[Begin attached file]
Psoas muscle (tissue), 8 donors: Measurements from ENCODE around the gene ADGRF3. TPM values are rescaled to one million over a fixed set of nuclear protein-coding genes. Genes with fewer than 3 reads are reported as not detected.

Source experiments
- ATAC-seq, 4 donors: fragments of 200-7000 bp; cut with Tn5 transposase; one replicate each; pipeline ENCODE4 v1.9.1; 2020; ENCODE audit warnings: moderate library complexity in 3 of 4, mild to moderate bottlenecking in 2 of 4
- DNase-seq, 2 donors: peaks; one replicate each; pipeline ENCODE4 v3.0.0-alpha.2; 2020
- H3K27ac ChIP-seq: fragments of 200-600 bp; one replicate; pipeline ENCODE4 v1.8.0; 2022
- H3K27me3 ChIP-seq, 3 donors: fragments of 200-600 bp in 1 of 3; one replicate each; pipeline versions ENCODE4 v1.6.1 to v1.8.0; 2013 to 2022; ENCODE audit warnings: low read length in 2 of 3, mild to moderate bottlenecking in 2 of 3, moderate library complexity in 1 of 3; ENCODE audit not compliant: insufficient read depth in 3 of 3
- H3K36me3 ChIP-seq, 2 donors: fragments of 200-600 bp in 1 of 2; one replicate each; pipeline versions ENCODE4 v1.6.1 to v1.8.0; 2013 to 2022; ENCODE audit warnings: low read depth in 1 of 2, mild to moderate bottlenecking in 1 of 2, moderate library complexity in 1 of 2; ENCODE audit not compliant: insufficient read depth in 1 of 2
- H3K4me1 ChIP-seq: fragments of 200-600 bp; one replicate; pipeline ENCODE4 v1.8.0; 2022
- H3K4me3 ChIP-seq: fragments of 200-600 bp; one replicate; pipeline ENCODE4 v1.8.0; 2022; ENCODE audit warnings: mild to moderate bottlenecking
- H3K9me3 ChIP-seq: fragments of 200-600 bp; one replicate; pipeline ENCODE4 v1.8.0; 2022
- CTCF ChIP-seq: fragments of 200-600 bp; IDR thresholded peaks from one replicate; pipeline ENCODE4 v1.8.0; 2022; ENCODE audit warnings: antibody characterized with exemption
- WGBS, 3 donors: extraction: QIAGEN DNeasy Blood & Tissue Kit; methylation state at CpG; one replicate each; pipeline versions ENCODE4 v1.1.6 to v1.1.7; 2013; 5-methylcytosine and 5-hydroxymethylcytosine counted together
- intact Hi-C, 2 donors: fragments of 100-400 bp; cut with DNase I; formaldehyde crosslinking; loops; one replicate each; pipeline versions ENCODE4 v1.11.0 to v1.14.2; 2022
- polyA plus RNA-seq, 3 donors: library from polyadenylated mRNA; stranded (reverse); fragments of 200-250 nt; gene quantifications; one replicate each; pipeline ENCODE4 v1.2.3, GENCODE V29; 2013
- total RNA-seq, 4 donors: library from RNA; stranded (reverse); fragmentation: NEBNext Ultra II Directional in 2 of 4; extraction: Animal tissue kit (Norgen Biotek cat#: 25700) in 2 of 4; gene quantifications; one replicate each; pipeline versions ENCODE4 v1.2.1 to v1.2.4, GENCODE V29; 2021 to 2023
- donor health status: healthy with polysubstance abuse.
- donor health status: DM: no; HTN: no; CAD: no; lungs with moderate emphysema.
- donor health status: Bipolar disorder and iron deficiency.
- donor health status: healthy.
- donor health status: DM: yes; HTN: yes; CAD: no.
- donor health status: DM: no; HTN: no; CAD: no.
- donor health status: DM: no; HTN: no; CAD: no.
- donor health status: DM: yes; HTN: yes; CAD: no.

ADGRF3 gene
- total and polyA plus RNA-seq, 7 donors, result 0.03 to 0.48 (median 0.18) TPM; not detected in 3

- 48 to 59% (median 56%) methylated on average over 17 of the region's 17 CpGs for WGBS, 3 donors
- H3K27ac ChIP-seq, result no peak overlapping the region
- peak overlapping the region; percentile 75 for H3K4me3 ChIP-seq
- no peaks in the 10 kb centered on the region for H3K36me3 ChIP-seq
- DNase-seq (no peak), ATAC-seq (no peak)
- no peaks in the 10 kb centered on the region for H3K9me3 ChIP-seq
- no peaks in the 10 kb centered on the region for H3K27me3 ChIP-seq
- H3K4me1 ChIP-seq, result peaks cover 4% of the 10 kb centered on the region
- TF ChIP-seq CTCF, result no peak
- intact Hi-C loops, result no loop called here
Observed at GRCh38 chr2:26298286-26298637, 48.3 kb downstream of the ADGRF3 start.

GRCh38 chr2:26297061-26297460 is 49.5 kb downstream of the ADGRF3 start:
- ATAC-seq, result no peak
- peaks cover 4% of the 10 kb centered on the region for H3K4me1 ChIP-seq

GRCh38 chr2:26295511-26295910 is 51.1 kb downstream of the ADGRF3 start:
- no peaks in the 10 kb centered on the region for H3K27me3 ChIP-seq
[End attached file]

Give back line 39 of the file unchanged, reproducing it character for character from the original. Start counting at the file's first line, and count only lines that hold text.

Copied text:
- peaks cover 4% of the 10 kb centered on the region for H3K4me1 ChIP-seq